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Usually sensors would be close the a microcontroller so it is possible to use SPI or I2C or someother means to read/write them for communication. This is still true even if they are on another board connected to the backplane.

However, how would one get data from sensors that are more than a meter away. This will require one to use long cables that will have a lot of capacitance that will limit the data rate of transmission and make it more susceptible to corruption via noise.

How is this type of problem usually solved?

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    \$\begingroup\$ It is more likely that commercial products control costs by NOT using sensors which have the added cost of a SPI or I2C interface. The solution depends on how many sensors you are going to make and what you are sensing. If I were to make a million thermostats, I would use an inexpensive thermistor, an embedded controller with built in ADC and BACnet protocol over an Ethernet network. If I were going to make one I would throw caution to the wind and try to clock in a SPI signal as slow as the master and slave would permit (w/in reason). \$\endgroup\$ – st2000 Jan 28 '17 at 21:28
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    \$\begingroup\$ You can use a 4-20mA sensor. Or you can use I2C and SPI at 2m. Run a dedicated GND for each signal, and twist GND and signal wires together as a pair. You can also use SPI with LVDS signalling (convert the SPI signals to LVDS before going out over cable). \$\endgroup\$ – mkeith Jan 28 '17 at 23:06
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    \$\begingroup\$ The answer to this question is application-dependent. It depends on the nature of the sensors and the amount of data coming from them. It also depends on the amount of EMI in the environment. A bottom of the ocean is going to have much less EMI than an arc erlsding shop. (Somewhat related: Memoirs of an overgrown I2C bus.) \$\endgroup\$ – Nick Alexeev Feb 19 '17 at 20:51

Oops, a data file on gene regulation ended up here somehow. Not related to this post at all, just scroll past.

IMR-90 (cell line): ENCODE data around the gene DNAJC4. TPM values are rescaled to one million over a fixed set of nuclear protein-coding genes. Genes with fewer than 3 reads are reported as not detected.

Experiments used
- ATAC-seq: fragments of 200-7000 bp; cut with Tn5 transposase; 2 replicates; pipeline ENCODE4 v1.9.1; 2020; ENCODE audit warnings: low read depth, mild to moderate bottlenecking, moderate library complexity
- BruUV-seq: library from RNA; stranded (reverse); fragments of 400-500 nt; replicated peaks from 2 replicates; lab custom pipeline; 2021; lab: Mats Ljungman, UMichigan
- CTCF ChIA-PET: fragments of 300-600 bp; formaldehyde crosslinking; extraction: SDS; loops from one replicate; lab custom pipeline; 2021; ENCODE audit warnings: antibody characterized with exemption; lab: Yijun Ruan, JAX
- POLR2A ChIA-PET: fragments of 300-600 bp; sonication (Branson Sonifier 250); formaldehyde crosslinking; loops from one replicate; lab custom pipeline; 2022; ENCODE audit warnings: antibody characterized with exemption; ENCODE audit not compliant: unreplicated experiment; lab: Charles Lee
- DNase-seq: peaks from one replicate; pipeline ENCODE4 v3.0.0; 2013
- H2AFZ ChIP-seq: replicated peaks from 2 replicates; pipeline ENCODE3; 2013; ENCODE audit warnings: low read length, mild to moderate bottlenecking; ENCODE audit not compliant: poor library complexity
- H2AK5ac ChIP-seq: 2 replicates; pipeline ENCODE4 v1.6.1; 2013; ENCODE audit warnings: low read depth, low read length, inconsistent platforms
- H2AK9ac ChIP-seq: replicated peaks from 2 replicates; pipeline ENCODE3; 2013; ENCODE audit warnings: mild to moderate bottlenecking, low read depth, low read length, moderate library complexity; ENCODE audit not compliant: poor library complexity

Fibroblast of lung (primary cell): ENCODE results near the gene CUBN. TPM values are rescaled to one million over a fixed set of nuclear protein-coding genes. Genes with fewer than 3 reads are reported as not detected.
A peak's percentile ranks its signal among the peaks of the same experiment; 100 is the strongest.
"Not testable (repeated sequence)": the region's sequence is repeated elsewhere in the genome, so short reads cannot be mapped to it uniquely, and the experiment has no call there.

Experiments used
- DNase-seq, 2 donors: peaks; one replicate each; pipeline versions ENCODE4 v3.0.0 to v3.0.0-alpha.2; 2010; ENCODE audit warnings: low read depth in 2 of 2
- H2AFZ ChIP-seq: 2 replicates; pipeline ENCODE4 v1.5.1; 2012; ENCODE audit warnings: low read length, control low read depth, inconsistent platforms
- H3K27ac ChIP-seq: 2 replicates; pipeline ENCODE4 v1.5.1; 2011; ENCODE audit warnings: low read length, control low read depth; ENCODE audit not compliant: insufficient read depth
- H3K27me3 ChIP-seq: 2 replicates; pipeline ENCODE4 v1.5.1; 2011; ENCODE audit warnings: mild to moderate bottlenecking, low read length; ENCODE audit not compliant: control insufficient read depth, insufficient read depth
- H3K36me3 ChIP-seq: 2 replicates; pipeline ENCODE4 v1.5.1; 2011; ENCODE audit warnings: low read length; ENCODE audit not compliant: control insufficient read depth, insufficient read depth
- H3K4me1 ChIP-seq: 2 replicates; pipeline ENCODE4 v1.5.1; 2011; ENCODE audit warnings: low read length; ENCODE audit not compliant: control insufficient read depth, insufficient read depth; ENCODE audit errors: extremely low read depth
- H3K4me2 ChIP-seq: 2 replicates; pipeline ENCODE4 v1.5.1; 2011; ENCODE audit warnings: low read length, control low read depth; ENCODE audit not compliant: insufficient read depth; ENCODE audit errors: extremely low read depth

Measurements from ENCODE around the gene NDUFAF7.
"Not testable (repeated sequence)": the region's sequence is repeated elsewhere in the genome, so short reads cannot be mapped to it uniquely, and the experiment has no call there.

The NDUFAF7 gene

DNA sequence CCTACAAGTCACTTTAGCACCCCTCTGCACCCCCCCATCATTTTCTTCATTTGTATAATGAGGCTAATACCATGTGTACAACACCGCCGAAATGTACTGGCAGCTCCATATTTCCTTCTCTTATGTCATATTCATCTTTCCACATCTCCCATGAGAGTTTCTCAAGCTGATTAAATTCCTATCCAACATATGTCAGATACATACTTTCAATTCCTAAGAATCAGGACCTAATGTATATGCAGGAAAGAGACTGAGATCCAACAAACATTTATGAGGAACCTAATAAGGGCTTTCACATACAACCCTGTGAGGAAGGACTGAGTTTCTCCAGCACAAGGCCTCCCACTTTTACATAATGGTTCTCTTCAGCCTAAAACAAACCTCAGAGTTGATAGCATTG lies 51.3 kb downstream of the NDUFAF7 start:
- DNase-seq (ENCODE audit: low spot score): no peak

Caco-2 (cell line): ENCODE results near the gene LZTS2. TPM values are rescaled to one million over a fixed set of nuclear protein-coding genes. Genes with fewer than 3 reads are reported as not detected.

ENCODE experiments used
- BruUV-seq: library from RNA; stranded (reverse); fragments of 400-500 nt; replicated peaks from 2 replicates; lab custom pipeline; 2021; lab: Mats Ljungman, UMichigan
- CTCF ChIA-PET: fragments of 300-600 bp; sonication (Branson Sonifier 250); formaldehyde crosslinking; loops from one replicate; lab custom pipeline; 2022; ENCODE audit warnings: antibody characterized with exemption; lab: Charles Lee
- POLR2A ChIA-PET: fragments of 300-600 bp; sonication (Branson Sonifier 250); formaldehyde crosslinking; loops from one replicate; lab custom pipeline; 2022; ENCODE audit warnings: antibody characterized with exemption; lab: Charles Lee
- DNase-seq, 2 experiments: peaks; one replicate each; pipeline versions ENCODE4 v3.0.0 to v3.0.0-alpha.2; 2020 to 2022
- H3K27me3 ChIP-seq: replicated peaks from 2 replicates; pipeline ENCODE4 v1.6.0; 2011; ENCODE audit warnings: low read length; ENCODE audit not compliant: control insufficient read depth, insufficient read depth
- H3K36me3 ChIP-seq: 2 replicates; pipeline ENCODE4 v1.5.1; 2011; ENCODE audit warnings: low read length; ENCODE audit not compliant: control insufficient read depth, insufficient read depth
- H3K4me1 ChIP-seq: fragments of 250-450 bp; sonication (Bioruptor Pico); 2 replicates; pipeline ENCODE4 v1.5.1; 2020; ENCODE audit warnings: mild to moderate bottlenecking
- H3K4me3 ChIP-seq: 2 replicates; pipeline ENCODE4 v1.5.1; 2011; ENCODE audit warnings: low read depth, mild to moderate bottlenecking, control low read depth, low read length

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One approach is to take a bus such as SPI or UART and use LVDS/RS-485/RS-422 transcievers with properly terminated twisted pairs.

Or you can use a more standard bus such as CAN or Ethernet.

Data rate, synchronization requirements, necessity for noise immunity and error correction, galvanic isolation (or not) and so on will tend to push towards one solution or another. It's usually not worth it to invent a new protocol if you can use or adapt an existing protocol.

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There are too many solutions to mention them all.

A 1-Wire bus (for example for the DS18B20 temperature sensor) can be a many meters long, the maximum length depends on the used cable.

Do you know the twisted pairs inside an ethernet cable ? A twisted pair does weaken the signal but the signal does not get distorted. The RS-485 is a signal for twisted pair and is often used in a industrial environment.

For slow analog signals, a 4-20mA signal can be used.

To (finally) answer your question: the problem is usually solved with a wireless communication. For example RF modules at 433MHz (EU), 868MHz (EU), 915MHz (US) or 2.4GHz. Another good option is two Bluetooth modules when two microcontrollers need to talk to each other.

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